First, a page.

…that are the most important lessons I use in business today (even as far away as China)
Some reading this will be too young to remember days when if you needed a fill up it was required for highly technical reasons, that a filling station attendant had to pump your gas. He would also check the oil level, clean the windshield and then write up a bill of sale. After my Dad signed it the man would provide a receipt and he’d keep a carbon copy. The response one hundred out of a hundred times from Dad? “Thank you sir!”
We grew up neither rich nor poor but rather what sociologists might call upper-middle class. My Dad was an in-house lawyer for a mid-sized insurance firm in Columbus, Ohio so he would certainly have fallen into a professional class or category. When he pulled into our driveway one summer afternoon in a brand new 1977 Four Door Oldsmobile 98 Regency with all leather interior I just knew my Dad was pretty big stuff. Naturally I would now somehow let it sink in that I was also the fortunate member of the highly exclusive, upper crust Americana caste. How I loved the feel of that leather enveloping my elite bottom as we glided down the highway in this car, superior to any other I could see. Certainly now when it was time to be waited upon at the gas station we could dispense with the deferential pleasantries. No more would it be required that dad have to refer to mere servicemen as “Sir.”
Imagine my utter dismay when after the ’98 had received her first fill up, windows cleaned and of course a full reading on the oil, Dad responded, “Thank you sir!” This time, the next time and the next it would always be the same. As the son of Greek immigrants Dad had learned from my grandfather that to get respect it was required to give respect. That meant that everyone who came into my grandfather’s (Pa Pou’s) restaurant—many a self-respecting Greek opened up a restaurant—was “Sir” or “Ma’am,” a cultural practice that while is still in play here in the South has been lost in its true influence in the North. I would venture to say that if/when Dad reads this he will be surprised to know how significantly this habit has affected me.
As we celebrated Father’s Day this past weekend I was listening to an inspiring sermon in church about the power of a father’s example. It dawned on me just how accurate this assertion was and whether we know it or not our kids are always observing our actions and words. I began to think about the relationships I have had in business in the past 25 years and how the strongest ones I still have are based on mutual respect, kindness and honesty. Here are some lessons that have worked for me to this day both here and abroad.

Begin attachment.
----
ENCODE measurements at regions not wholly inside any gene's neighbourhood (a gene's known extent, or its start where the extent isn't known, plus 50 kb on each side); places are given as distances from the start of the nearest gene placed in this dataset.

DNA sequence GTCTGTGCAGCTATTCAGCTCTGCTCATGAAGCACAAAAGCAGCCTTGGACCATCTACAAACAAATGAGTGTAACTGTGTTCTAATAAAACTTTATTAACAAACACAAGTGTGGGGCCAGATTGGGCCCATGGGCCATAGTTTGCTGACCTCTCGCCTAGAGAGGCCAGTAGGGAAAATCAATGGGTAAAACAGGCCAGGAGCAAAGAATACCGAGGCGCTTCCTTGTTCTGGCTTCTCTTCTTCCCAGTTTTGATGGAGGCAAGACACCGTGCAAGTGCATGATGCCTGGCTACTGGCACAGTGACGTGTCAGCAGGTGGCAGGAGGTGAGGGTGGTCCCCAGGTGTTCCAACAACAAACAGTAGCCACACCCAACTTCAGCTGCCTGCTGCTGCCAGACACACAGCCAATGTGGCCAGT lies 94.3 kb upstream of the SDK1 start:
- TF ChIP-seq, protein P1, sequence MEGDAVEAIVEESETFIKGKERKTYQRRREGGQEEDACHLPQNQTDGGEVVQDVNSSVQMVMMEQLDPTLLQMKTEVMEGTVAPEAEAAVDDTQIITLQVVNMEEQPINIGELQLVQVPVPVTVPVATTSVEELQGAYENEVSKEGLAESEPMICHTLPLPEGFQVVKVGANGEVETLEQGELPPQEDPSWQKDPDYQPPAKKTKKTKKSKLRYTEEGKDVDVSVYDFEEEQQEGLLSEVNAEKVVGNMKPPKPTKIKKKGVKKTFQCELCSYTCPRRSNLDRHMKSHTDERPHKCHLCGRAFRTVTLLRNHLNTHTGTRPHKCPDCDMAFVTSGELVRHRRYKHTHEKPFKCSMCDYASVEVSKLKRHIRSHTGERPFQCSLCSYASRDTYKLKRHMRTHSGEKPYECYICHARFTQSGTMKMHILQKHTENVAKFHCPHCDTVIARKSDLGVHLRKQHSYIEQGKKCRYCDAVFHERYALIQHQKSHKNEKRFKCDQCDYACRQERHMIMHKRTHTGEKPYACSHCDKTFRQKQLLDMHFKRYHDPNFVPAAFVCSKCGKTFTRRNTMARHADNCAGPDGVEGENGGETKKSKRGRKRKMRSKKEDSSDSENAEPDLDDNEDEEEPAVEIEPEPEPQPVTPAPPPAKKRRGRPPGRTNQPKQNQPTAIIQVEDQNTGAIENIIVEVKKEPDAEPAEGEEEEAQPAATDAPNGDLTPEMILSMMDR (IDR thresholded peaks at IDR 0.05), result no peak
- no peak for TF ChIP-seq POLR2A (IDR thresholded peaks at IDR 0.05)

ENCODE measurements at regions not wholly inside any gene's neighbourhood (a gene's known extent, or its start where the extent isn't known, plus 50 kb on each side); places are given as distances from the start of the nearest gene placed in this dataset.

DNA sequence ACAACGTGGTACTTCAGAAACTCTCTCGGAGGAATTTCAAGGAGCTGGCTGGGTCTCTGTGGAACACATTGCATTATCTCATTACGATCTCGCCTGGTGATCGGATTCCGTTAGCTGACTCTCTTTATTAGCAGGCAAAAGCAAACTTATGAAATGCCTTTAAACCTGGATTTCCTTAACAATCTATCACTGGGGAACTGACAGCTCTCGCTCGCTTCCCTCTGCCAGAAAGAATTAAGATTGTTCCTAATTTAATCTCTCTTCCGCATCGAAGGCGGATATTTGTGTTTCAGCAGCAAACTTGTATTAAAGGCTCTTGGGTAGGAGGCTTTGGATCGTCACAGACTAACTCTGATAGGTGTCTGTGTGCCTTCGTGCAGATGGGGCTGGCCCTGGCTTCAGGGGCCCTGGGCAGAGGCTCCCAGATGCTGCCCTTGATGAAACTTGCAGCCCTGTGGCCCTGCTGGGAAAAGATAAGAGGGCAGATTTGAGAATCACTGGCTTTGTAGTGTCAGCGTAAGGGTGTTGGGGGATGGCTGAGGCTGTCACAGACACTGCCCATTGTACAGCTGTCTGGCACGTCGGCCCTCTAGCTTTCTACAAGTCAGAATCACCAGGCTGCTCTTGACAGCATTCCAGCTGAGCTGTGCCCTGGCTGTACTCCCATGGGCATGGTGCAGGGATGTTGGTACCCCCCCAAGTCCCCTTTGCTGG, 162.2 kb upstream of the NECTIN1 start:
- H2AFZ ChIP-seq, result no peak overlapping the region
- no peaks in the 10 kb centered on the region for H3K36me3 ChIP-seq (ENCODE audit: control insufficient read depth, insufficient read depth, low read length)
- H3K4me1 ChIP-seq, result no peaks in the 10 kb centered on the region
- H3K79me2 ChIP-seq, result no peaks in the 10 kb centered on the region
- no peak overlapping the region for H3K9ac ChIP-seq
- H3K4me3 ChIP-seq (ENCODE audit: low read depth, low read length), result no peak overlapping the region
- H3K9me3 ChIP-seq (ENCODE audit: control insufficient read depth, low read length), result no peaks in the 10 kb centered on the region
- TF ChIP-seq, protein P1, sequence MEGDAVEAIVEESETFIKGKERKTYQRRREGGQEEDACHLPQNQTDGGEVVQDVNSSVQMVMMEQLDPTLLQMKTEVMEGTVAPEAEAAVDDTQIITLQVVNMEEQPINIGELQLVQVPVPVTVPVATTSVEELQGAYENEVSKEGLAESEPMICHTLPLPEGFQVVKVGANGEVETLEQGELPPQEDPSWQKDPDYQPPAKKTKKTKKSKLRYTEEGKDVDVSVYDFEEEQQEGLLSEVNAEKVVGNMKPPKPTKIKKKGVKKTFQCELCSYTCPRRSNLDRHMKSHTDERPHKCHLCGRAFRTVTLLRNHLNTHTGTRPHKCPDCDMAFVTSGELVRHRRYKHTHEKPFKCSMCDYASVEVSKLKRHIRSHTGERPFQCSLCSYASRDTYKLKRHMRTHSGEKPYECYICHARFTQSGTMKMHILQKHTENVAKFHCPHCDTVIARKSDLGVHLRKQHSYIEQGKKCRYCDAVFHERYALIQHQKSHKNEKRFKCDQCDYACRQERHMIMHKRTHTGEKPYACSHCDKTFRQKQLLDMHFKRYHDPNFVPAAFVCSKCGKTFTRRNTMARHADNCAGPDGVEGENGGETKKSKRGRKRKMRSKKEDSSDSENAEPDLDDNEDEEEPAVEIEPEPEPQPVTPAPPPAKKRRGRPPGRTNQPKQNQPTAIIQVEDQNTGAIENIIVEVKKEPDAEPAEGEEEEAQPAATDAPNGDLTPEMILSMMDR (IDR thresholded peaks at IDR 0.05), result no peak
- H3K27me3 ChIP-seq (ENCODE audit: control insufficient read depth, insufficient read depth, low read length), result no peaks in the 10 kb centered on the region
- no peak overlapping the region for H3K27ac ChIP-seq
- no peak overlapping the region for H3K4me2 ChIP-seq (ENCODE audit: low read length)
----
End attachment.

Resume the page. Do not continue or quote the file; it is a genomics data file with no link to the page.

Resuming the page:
Every person we deal with is worthwhile and we are no better than the next guy. He/she is working to put food on the table, get ahead, and make a future for their kids.
Particularly in other countries. I do business in China where Trust is the highest hurdle in a two-way relationship. Only when we demonstrate humility does this wall begin to come down.
We have to be consistent in delivering what we say and when we say we will do it. This means standing by our word, returning phone calls and emails promptly and building up a reliable perception in our co-workers’ and clients’ minds.
This is the foundation for our business. When something goes wrong we view it as our responsibility to find a solution. Some of our greatest challenges have become our tallest trophies. While we are fortunate to have had only one or two bad shipments out of hundreds or thousands, we have always made good in full restitution and on delivering a solution to the problem. In these specific cases we are now doing more business—more than double, with these clients than we were prior to the problem.
I feel fortunate to have earned the respect of colleagues, clients and prospects as a go-to guy and someone who always keeps his word. It’s simple really and comes down to the Golden Rule. Anyone who has seen our Twitter page has read our tag-line, “Do better for others than you would do for yourself.”
No matter what car you drive, it is important to remember who put you in a position to drive that car. For me, I will always know that because of my Dad, my clients will always be able to trust in what we say we will deliver. Every time.